Immediately, not sooner or later, I was drawn in. The Team17 logo that shot across my screen assembled itself into from panes of material and shattered only to reveal the start of your captivating experience. The title of the game,‘Escapists 2’, makes its appearance. I’m excited, I haven’t even pressed a button yet, and already my imagination is lit up with different imagery. Prisoners squeeze through the cracks of the game title, emphasizing the name of the game. Quick, they’re escaping! Sirens and flashing neon flood the screen. On queue, the men in blue arrive in full force ready to detain all the convicts they think will get away. The chase has begun. As for spot on intros…. nailed it.
The Escapists 2
The splash screen, and introduction to the theme of the game got me amped. I was ready to go, and when I got to the initial game play screen where I could select options like play versus, play game, my characters, criminal record, and leaderboards, I didn’t hesitate. I clicked ‘PLAY GAME’, and was ready to go. Unexpectedly, I got a lovely note from my warden. He even offered me a place to learn how to escape. I mean, I got this in the bag if the wardens on my side. So I figured I’d make like Andy Dufresne and escape this tin box. I mean, how often do you look at a man’s shoes?
Interestingly enough, I wrote the last paragraph before continuing with the tutorial. I mean why not write your initial thoughts down while through the progression of trying something? I’d rather have that genuine feel too each and every word then well thought out after-the-fact. I made a Shawshank Redemption prior, and how spot on I was. Sipping on the beach, enjoy the sand and sunshine. You won’t understand how great this tutorial is until you try it yourself, it even makes you feel rushed like you would in a real prison escape. Guards chasing you while you’re trying to read what to do. I’m sure you can’t actually get caught in the tutorial, but it definitely gives you the vibe that it’s over for you. I won’t ruin the end for you, but the tutorial is worth it just for the story line. This initial prison gives you just enough information to stomp out the learning curve, and get you onto the track of escaping. Tutorial… nailed it.
After figuring out the basics of the game, I headed back to the character screen. I wanted the prisoner to be a representation of me in pixel form. I got to work. I killed Clive, and that’s why I’m a prisoner to begin with, but I also needed a spot for me. After renaming my character too ‘Johnny’, I was disappointed with the face selection options. Apparently I could only have a round ball head or an oval egg head, and skin tones seemed lacking as well. I felt like there could have been a larger range here. There were only three options, however those options were satisfactory. The hair options were great, tons of them. However, I also felt like they could have had a better selection of hairstyles if you were able to select a hairstyle and then choose the color of that hairstyle. Instead they give you some basic options that you can choose from, and their hair color variations. This is true for the beard, hat, and eye wear options as well. For character creation, I was a little disappointed however it wasn’t terrible. In the end, I still made a pretty bad-ass mockup of me. They call me Mr. Johnny.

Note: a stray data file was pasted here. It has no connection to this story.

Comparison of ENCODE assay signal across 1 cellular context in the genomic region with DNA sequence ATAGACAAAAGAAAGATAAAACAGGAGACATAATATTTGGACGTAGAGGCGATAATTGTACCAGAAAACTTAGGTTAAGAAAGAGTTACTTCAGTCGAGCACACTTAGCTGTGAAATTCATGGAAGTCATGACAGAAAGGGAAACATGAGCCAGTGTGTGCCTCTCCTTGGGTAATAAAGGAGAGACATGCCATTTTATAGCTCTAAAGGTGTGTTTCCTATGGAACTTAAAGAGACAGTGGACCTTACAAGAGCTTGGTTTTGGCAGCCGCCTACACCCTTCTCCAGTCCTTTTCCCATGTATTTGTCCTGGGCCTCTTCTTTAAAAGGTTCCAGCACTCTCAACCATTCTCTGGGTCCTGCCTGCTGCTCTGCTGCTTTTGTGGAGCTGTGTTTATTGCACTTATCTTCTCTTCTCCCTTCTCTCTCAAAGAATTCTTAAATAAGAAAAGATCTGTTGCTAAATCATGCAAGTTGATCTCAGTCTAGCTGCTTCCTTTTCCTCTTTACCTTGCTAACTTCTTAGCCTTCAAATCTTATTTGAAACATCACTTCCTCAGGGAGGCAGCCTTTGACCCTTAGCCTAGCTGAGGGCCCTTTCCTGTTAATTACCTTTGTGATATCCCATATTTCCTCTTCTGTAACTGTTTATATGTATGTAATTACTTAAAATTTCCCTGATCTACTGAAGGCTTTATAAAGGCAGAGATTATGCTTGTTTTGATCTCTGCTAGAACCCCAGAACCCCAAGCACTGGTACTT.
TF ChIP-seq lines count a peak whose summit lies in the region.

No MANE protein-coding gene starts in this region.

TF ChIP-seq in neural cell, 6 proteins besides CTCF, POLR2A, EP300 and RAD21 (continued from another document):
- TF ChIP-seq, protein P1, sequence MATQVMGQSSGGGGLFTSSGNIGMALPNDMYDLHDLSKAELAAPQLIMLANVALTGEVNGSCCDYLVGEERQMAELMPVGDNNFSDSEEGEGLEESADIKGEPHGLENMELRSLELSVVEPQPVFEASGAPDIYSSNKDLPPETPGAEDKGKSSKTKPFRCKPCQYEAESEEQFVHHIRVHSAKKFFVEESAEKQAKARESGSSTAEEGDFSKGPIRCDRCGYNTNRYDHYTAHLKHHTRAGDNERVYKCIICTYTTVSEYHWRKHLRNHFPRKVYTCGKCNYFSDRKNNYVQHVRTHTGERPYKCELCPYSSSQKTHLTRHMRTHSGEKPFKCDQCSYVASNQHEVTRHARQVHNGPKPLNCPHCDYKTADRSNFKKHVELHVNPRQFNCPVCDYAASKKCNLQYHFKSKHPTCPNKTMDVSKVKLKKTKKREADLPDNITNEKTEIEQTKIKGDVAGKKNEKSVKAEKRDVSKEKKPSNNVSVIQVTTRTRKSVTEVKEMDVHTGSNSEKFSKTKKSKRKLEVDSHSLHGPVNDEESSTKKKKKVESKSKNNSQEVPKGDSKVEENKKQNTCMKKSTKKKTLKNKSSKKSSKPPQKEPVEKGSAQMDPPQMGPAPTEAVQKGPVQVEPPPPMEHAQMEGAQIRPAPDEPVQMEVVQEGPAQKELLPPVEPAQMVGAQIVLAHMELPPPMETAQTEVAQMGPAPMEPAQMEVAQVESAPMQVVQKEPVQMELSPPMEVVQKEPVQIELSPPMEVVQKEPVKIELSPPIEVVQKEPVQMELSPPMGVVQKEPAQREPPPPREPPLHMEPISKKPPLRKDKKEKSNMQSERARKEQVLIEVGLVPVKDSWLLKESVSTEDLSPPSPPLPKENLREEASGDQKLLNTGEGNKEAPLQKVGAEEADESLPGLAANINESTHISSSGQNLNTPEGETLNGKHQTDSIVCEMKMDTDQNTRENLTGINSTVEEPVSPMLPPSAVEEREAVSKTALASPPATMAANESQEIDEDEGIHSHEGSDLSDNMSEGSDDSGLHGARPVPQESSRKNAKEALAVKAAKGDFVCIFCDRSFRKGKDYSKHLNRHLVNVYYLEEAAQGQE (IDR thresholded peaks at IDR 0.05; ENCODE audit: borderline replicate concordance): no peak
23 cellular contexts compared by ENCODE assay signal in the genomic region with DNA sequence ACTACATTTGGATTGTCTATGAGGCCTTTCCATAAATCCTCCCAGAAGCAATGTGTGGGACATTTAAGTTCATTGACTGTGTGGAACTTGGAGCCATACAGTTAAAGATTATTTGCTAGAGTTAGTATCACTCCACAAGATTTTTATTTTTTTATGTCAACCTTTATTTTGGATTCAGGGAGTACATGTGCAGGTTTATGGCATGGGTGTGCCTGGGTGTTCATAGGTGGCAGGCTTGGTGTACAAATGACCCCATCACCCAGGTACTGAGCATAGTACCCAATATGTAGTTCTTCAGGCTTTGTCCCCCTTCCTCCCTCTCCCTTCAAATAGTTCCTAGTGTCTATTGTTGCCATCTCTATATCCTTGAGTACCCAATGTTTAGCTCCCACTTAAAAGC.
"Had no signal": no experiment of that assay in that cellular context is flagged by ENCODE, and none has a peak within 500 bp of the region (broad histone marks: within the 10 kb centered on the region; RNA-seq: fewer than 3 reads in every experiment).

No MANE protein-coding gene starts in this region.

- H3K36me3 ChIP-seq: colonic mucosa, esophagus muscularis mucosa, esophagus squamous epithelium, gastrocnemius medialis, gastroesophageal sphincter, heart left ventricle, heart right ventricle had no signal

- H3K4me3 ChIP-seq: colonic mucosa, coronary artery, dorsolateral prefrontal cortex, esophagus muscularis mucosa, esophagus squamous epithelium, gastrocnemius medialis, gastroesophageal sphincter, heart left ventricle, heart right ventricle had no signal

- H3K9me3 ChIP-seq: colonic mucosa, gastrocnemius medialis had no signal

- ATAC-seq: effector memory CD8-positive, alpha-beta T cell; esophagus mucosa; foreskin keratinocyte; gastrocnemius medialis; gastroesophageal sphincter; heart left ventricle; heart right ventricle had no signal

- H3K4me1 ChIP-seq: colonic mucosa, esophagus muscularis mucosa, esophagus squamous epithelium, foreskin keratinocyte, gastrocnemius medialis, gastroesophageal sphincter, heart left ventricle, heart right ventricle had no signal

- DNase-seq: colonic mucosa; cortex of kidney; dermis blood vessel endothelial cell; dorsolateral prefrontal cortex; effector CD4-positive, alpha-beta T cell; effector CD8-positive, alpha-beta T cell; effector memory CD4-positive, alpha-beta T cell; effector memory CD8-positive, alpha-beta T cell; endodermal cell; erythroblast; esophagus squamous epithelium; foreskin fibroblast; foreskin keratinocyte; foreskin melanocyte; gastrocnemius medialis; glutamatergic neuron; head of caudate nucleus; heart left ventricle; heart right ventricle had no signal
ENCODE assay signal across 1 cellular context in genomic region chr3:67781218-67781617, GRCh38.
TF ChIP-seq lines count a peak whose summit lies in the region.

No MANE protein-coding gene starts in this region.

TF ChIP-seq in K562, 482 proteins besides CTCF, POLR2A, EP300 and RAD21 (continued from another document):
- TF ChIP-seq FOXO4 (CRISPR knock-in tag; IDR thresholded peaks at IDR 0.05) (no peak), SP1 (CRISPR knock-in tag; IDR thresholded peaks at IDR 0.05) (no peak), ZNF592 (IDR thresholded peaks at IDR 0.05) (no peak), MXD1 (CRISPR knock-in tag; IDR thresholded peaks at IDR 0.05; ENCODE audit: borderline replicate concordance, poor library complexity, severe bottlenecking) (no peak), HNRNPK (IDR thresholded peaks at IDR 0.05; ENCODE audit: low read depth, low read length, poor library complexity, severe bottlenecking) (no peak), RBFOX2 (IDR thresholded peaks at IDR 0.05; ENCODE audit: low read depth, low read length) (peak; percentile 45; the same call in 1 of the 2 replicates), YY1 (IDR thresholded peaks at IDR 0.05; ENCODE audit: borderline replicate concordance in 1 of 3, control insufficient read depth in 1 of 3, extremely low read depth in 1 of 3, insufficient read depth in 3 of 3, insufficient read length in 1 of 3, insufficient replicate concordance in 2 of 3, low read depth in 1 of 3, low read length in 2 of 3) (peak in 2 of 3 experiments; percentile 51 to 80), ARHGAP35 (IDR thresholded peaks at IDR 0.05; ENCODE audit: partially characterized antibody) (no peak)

It was time to get the ball rolling for real! So I moved on to my first real prison, and I was loaded up with all kinds of information beforehand. Apparently the warden had a lot of escape attempts and successes before so they built a new more ‘secure’ prison. This warden is probably a walk in the park, so breaking out is probably going to be easy. Plus, with these epic glasses I got on, I’ll have everyone begging to be my friend. Center Perks 2.0, I’m going to show you who the boss is.
I was excited to play after reading about the prison and what not, but I was slowed down by the prison customization screen. I thought it was awesome that I was able to update every single guard, and every single prisoner to have a look that I deemed necessary or a name of my choosing. Well, and that is how my entire family got locked up with me. Don’t worry family, I’m going to break us all out! However, I’m still disappointed with the character creation screens here because they’re exactly the same when I created my character. I’m liking them a little bit more because I still get mostly the desired effect, however I feel as if more work could of went into this. Into gameplay!
Boom, I’m in the first prison straight off the bus. I don’t spawn somewhere random like my cell, and the warden walks me through the prison like its a fancy hotel. Shows me where to get my hot meals, how I can gain strength, speed, and intellect, and he hands me the keys to the gate. Alright, alright, he didn’t hand me the keys to the gate of the prison, but he might as well have. I didn’t feel the character strength I should have from the warden, as he lead me to my cell that was nicer than a Hilton Suite. The best part of all of this? The film crew recording everything. I’m going to be on television, ma!
On my first day to breakfast, I immediately made the mistake of left clicking and getting into a fight. I got the rocks kicked out of me. I saw all the pretty coins above people’s heads, and I thought I could chat to them with my left mouse click, and then I realized… Nope, I’m going to wake up in the hospital. I will say, the way the infirmary staff carries you from the place you get knocked out at to a bed is pretty awesome. I later learned that all I had to do is hold my action key to shop from someone. Lessons are learned quickly. Time to hit the gym!